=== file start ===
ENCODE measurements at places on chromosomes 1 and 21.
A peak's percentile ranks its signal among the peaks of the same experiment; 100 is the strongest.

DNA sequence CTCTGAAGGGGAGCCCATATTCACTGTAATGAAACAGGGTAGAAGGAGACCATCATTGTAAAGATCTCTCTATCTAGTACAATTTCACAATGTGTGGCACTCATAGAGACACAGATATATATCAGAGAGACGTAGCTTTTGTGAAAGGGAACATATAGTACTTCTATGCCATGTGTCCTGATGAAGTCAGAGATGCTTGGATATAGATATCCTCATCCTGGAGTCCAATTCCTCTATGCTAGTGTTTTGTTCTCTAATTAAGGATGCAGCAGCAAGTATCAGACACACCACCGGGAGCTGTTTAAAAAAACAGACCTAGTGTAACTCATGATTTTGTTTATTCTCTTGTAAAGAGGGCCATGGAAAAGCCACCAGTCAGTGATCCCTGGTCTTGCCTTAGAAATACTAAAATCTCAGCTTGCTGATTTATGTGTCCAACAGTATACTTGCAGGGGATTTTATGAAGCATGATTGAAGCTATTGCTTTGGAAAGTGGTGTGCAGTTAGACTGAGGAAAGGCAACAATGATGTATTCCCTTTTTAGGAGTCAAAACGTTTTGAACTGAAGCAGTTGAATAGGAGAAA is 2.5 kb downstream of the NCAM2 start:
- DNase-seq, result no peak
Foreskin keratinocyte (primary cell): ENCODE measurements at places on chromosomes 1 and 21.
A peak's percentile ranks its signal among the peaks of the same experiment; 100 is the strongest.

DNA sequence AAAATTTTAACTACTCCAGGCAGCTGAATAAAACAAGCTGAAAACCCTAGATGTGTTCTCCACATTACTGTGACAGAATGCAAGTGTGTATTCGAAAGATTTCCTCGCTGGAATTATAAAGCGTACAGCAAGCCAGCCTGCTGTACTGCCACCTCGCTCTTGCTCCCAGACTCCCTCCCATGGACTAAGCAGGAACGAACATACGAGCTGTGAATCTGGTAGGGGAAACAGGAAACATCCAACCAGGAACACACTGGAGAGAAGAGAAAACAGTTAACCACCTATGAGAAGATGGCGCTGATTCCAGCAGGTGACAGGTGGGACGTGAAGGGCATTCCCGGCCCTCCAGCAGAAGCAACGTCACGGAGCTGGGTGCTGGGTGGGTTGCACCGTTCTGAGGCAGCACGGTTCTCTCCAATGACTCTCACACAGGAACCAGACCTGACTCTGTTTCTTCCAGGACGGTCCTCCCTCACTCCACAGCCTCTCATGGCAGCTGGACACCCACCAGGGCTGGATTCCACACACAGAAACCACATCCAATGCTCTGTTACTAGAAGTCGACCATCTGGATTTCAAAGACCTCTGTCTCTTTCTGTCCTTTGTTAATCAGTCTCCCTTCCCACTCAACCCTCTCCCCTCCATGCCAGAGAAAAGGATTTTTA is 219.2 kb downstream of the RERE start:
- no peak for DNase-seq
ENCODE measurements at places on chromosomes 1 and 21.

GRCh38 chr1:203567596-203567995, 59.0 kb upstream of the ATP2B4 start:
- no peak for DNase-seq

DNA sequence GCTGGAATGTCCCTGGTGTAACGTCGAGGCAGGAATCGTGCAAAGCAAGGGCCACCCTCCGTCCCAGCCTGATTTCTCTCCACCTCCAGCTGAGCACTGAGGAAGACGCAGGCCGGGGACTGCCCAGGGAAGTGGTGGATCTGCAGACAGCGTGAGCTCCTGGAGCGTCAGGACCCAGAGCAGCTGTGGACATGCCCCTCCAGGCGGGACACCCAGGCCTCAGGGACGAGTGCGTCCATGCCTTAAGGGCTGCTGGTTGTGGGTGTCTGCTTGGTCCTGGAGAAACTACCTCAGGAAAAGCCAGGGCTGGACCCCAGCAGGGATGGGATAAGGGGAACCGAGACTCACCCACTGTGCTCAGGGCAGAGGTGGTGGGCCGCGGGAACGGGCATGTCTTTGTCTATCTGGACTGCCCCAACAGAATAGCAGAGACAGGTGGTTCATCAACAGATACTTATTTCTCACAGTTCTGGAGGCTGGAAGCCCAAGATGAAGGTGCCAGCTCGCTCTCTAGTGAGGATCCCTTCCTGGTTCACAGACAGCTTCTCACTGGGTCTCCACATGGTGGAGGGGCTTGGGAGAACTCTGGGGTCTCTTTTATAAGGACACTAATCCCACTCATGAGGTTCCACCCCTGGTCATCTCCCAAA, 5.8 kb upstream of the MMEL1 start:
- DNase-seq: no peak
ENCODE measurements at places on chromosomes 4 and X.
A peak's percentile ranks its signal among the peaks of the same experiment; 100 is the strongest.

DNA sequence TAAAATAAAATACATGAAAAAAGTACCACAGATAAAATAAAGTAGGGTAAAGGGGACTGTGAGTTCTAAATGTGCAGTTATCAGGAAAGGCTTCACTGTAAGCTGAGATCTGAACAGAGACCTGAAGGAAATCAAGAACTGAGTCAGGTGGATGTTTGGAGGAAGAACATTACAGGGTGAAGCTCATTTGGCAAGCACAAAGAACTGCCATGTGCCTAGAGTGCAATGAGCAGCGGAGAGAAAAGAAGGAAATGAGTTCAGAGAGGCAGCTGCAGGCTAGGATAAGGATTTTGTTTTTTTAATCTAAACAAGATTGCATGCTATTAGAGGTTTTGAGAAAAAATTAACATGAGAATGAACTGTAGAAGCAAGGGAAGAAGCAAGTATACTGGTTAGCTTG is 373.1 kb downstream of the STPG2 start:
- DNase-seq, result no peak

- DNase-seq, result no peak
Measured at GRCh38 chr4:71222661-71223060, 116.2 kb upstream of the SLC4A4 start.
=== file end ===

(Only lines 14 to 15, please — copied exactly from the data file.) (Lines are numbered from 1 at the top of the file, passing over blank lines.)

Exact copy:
ENCODE measurements at places on chromosomes 4 and X.
A peak's percentile ranks its signal among the peaks of the same experiment; 100 is the strongest.